Glacier (North Sauk, 8h38)

Ptarmigans and Glacier


Glacier Peak is the most remote of Washington’s Pacific Rim volcanoes. I first climbed it in 2014, taking about 12 hours on a semi-casual outing, and found it to be one of the most scenic hikes in the Cascades. After about 5.5 miles passing through old-growth forest by the North Sauk River, the trail climbs to meet the PCT in alpine meadows near White Pass. From there, the route follows the Foam Creek trail (not on any maps) below White Peak, then leaves it to cross the ridge north before Point 7520’+. There are bits of climbers’ trail beyond the col, but since the talus plain is covered in snow for most of the summer, most of the long talus traverse is pathless. The summit, rising 1000′ or more above its neighbors in the center of the range, would have a great view on a clear day.

Moss everywhere

The FKT on Glacier, 7h58, was set by Doug McKeever back in 1998, using the now-abandoned White Chuck River trail to the Sitkum Glacier. The new standard route, via the North Sauk, is significantly longer, but I thought I had a chance to beat the venerable record. After a couple of easier days along the Mountain Loop, I settled in to sleep at the North Sauk trailhead. Sometime around 2:00 AM, I woke to the sound of a mouse in my car. Since I had not kept the mouse traps from the last time I had this problem (two years ago, also in the western Cascades), I lay awake until the mouse went to sleep around 5:00 AM, then got a couple more hours’ sleep before downing my beet-enhanced breakfast and hitting the trail at the ludicrous hour of 8:00 AM.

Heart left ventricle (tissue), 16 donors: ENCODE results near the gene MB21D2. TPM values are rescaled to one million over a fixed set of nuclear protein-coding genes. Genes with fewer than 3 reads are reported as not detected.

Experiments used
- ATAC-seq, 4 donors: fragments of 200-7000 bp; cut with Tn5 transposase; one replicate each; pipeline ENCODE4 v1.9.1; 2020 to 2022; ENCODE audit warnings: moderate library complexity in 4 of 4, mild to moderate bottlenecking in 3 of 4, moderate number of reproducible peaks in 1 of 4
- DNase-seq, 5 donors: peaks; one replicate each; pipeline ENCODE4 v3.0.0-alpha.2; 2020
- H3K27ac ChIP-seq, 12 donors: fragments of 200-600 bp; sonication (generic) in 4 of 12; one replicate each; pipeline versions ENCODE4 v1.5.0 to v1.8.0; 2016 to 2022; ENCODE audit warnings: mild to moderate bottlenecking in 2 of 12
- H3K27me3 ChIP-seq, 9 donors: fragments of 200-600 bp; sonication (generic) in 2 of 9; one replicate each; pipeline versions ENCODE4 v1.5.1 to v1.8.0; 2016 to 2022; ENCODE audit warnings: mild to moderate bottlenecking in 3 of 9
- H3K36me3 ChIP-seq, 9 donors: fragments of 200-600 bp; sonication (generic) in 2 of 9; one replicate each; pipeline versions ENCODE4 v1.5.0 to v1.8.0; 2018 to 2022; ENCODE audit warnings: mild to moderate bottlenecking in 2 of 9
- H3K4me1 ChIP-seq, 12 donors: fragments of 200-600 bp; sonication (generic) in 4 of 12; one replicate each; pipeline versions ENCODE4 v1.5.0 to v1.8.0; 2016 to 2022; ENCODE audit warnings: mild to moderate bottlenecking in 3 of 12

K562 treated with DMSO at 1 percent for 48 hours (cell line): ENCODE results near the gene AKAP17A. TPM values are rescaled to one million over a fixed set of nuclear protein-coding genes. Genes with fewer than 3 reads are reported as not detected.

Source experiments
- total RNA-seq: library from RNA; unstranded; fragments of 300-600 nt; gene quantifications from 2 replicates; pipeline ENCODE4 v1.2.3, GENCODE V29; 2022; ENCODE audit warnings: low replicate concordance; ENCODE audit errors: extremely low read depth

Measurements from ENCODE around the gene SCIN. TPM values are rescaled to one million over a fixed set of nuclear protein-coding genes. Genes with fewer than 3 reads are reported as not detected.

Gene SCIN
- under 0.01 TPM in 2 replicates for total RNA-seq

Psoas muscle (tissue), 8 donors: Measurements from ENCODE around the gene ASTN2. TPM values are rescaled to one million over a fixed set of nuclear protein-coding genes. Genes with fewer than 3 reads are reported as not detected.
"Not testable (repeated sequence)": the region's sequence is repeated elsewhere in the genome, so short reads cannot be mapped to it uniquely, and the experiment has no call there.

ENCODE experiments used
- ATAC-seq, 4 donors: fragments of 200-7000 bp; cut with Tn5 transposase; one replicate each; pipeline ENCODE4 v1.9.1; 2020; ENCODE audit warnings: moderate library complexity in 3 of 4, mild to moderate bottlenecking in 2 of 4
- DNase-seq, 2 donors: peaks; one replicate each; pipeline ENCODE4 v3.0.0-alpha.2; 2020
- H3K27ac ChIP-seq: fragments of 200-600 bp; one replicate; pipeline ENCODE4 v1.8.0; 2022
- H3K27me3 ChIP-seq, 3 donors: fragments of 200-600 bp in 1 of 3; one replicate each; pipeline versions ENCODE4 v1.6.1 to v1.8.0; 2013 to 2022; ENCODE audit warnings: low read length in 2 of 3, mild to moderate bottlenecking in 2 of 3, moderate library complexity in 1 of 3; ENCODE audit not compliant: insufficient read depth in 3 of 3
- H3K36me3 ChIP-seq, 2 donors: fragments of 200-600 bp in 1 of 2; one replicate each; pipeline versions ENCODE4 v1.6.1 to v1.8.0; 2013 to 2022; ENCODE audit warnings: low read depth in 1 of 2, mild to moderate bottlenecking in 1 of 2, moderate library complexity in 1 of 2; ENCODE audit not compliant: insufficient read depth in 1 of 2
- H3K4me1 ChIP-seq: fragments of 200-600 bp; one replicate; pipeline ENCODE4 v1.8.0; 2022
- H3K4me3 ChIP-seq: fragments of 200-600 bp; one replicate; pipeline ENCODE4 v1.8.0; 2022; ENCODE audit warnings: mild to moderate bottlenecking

Approaching White Pass

The mornings are surprisingly cool in the wet west-side valleys, so I was comfortable jogging the 5.5 miles to the cabin at the base of the climb, then hike-jogging the switchbacks to the PCT, reaching the junction in almost exactly two hours. I put on sunscreen, moved food to the front of my pack, then continued past a couple scruffy PCTers and a large cluster of mountaineers returning from Glacier with all sorts of heavy gear. The last of these, an attractive young woman putting on sunscreen at the pass, seemed concerned about my safety tagging Glacier with so little gear. She was not entirely convinced by my protests that I knew what I was doing, and skeptical of my fast-and-light evangelism.

First view of Glacier

I continued mostly jogging along the Foam Creek trail, then left at a cairned junction to cross the ridge north, finally getting my first view of the peak. I was nonplussed to see the summit covered in a lenticular cloud, promising cold, wind, and no views. I had done the peak a month earlier in 2014, so the long snow traverse I remembered was mostly obnoxious moraine, barely runnable with extreme concentration.

Broken ice at Gerdine-Cool saddle